“I think Bryan not earning a scholarship to Boise State was the best thing that ever happened to him,” Dale said. “That’s when he learned how to work. He busted his butt harder than he ever had to get that scholarship. He put in extra time working out, extra time in the film room and kept his grades up. I was proud of him for that, but I think that’s when he learned what real work was.”

Harsin never became a starter for the Broncos, but he built relationships and showed a deeper understanding of the sport.

In fact, he would study so much film he would run into problems when he gave his opinion.

“One time, we were in Dirk Koetter’s office talking about the game plan for that weekend’s game,” Brekke said. “Koetter (then Boise’s head coach and currently the Jacksonville Jaquars offensive coordinator), who was the offensive coordinator and a real genius, was going over a play we were going to run if the team came out in a certain defense.”

Harsin disagreed. He pointed out that the opponent would see what Boise State was doing and change.

“Harse was just a backup quarterback at the time, but he studied so much film that he knew what he was talking about,” Brekke said. “Koetter got so mad that he kicked Harse out of his office. We ended up switching to the way Harse thought the play should be run.”

Those were the things that were remembered when Harsin wanted to come back to coach at Boise State. After leaving for a year to coach receivers and running backs in Eastern Oregon’s triple-option offense, Harsin returned to Boise as a graduate assistant.

“He needed a little push,” Kes said.”He didn’t want to call anybody and ask for a favor. But I knew we needed to get out of Oregon. So I drove him back to Boise State and took him right to those football offices.”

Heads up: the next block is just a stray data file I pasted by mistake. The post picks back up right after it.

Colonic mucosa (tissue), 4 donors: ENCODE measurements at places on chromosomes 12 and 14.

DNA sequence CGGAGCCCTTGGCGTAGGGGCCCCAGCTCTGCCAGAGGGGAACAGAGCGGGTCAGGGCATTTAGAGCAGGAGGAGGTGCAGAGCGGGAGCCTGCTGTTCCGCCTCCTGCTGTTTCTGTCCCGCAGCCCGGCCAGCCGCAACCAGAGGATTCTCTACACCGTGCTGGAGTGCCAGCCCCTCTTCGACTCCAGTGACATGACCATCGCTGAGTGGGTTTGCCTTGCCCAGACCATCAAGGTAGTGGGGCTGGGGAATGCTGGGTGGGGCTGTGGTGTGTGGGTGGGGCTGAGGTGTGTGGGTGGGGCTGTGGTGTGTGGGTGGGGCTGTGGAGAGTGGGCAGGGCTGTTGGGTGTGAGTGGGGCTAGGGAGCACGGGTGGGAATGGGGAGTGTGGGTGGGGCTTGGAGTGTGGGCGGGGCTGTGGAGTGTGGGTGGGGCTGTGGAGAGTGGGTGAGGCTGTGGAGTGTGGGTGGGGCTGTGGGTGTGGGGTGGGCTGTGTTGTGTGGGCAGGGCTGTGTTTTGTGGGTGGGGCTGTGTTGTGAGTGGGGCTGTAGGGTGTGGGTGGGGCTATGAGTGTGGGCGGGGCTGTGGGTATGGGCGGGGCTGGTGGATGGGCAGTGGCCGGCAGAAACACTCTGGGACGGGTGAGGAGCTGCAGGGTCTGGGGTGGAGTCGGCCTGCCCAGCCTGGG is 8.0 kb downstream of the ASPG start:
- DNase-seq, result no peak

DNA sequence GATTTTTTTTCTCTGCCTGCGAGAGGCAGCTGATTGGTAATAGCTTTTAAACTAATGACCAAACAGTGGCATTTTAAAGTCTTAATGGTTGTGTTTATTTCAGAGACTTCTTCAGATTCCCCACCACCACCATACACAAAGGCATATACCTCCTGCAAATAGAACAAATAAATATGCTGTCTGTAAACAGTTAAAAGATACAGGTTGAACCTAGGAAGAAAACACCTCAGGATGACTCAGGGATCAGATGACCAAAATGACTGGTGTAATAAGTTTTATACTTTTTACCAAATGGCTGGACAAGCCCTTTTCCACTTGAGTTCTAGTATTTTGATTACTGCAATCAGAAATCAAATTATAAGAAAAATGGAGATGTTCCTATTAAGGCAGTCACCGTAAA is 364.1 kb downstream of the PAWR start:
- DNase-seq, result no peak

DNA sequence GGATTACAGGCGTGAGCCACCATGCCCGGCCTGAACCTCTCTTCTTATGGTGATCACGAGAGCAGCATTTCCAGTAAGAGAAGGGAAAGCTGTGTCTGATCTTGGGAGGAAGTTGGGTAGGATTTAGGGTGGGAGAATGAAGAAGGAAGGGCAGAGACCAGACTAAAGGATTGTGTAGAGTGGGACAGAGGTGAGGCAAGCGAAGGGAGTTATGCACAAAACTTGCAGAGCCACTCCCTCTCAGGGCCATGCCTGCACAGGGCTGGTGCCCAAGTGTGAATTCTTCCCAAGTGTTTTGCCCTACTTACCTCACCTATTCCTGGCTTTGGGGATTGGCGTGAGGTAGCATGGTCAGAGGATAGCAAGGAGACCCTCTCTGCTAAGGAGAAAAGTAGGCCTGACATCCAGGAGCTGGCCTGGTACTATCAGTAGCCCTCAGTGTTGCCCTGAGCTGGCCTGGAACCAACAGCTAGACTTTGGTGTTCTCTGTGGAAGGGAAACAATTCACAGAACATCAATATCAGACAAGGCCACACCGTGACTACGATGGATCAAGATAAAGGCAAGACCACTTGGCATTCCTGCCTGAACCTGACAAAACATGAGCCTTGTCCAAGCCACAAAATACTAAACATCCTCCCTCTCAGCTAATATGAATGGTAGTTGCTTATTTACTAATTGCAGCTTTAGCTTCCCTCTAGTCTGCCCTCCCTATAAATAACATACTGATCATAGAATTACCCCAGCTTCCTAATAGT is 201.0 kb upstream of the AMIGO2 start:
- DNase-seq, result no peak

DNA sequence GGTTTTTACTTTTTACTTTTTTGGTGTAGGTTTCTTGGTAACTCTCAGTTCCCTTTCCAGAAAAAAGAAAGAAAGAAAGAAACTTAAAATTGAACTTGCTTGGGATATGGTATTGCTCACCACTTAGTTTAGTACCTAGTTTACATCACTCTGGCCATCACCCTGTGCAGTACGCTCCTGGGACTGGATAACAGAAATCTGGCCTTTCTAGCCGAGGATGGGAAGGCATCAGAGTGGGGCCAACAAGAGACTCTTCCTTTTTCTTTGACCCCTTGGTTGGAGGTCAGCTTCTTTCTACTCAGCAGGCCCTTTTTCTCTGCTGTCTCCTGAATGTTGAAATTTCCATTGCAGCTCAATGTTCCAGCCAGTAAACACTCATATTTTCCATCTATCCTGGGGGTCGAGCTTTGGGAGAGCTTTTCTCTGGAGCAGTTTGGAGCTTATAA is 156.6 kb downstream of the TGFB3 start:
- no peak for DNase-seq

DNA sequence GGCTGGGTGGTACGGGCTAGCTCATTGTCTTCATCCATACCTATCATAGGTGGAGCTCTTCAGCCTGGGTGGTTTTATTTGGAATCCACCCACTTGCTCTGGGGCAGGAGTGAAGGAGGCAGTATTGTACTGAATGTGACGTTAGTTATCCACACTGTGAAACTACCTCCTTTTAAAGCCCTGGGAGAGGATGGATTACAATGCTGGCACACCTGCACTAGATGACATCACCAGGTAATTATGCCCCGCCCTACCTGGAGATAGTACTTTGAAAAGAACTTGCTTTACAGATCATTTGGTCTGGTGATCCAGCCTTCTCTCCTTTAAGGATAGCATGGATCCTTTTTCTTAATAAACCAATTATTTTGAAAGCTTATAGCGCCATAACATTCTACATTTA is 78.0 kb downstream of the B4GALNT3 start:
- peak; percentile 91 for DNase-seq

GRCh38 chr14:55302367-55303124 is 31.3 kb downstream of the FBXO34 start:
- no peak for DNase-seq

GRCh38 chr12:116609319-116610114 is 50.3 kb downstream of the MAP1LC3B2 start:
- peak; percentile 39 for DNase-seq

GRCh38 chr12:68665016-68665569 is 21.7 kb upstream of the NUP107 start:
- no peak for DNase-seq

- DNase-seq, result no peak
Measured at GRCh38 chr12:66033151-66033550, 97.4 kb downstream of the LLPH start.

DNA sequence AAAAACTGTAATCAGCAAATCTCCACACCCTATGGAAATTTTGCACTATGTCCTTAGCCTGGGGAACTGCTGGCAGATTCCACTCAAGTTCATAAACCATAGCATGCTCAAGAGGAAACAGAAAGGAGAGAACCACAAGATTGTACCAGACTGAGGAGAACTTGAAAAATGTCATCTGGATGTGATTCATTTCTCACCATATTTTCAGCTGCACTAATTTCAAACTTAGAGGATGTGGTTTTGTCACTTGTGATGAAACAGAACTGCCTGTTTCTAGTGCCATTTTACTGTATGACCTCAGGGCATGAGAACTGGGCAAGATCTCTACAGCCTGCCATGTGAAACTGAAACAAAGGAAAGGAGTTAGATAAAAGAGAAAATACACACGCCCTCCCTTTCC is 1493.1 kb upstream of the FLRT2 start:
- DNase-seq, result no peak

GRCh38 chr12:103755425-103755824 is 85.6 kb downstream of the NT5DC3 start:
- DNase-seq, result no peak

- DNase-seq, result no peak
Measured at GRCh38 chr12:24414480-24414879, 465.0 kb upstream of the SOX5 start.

Harsin went from graduate assistant to coaching tight ends under head coach Dan Hawkins. When Hawkins left for Colorado and Chris Petersen was promoted from offensive coordinator to Broncos head coach, Harsin got the opportunity he was looking for.

“I knew I wanted Bryan as my offensive coordinator,” Petersen said. “We worked so well together when I was offensive coordinator and he was working with the receivers.

“I’ve always been an idea guy. I figured with him as the offensive coordinator my role would be to stand back and observe and offer thoughts here and there. It was kind of what he did for me when I was OC (offensive coordinator). He would do a good job of getting back, digesting everything that I put together and figuring out how to use it the best way. We kind of switched roles when I became head coach.”

Every year Harsin became more and more confident and took on more responsibilities at Boise State. He ran the summer camps. He truly became Petersen’s right-hand man.

“He’s a matter-of-fact guy and he’s a positive guy,” Petersen said. “I knew I wanted to hire him right away and that he was going to succeed. He’s got a really good demeanor for a coordinator. He’s very even-keeled. He not only looks for the right things to do but he has a firm understanding of why they’re the right things to do.”